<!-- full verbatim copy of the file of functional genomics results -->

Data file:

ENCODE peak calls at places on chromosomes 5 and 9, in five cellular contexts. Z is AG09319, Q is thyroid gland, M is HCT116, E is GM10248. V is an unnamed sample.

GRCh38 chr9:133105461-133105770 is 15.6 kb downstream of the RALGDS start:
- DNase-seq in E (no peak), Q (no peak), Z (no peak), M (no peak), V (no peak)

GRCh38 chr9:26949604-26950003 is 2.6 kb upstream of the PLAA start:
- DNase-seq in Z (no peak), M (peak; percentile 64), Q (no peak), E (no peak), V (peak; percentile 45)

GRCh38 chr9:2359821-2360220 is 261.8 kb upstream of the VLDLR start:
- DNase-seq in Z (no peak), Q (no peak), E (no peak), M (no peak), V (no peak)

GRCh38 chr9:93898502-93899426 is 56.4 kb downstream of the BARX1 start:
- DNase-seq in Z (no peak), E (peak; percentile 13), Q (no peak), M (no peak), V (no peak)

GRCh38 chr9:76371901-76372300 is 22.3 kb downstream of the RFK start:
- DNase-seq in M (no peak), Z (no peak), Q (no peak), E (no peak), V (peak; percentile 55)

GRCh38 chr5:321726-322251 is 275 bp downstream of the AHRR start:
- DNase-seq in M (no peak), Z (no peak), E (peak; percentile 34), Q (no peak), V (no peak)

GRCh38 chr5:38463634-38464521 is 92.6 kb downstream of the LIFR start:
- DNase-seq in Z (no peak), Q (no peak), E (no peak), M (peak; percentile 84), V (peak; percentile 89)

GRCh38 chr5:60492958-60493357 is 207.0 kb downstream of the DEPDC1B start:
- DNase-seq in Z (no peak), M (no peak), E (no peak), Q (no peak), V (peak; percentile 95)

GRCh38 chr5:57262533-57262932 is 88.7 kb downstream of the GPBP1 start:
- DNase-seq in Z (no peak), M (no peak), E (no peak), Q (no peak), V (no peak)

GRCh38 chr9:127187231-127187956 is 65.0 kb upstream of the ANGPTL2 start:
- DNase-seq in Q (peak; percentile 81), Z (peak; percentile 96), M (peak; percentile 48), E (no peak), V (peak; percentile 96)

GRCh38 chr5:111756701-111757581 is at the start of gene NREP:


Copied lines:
ENCODE peak calls at places on chromosomes 5 and 9, in five cellular contexts. Z is AG09319, Q is thyroid gland, M is HCT116, E is GM10248. V is an unnamed sample.

GRCh38 chr9:133105461-133105770 is 15.6 kb downstream of the RALGDS start:
- DNase-seq in E (no peak), Q (no peak), Z (no peak), M (no peak), V (no peak)

GRCh38 chr9:26949604-26950003 is 2.6 kb upstream of the PLAA start:
- DNase-seq in Z (no peak), M (peak; percentile 64), Q (no peak), E (no peak), V (peak; percentile 45)

GRCh38 chr9:2359821-2360220 is 261.8 kb upstream of the VLDLR start:
- DNase-seq in Z (no peak), Q (no peak), E (no peak), M (no peak), V (no peak)

GRCh38 chr9:93898502-93899426 is 56.4 kb downstream of the BARX1 start:
- DNase-seq in Z (no peak), E (peak; percentile 13), Q (no peak), M (no peak), V (no peak)

GRCh38 chr9:76371901-76372300 is 22.3 kb downstream of the RFK start:
- DNase-seq in M (no peak), Z (no peak), Q (no peak), E (no peak), V (peak; percentile 55)

GRCh38 chr5:321726-322251 is 275 bp downstream of the AHRR start:
- DNase-seq in M (no peak), Z (no peak), E (peak; percentile 34), Q (no peak), V (no peak)

GRCh38 chr5:38463634-38464521 is 92.6 kb downstream of the LIFR start:
- DNase-seq in Z (no peak), Q (no peak), E (no peak), M (peak; percentile 84), V (peak; percentile 89)

GRCh38 chr5:60492958-60493357 is 207.0 kb downstream of the DEPDC1B start:
- DNase-seq in Z (no peak), M (no peak), E (no peak), Q (no peak), V (peak; percentile 95)

GRCh38 chr5:57262533-57262932 is 88.7 kb downstream of the GPBP1 start:
- DNase-seq in Z (no peak), M (no peak), E (no peak), Q (no peak), V (no peak)

GRCh38 chr9:127187231-127187956 is 65.0 kb upstream of the ANGPTL2 start:
- DNase-seq in Q (peak; percentile 81), Z (peak; percentile 96), M (peak; percentile 48), E (no peak), V (peak; percentile 96)

GRCh38 chr5:111756701-111757581 is at the start of gene NREP: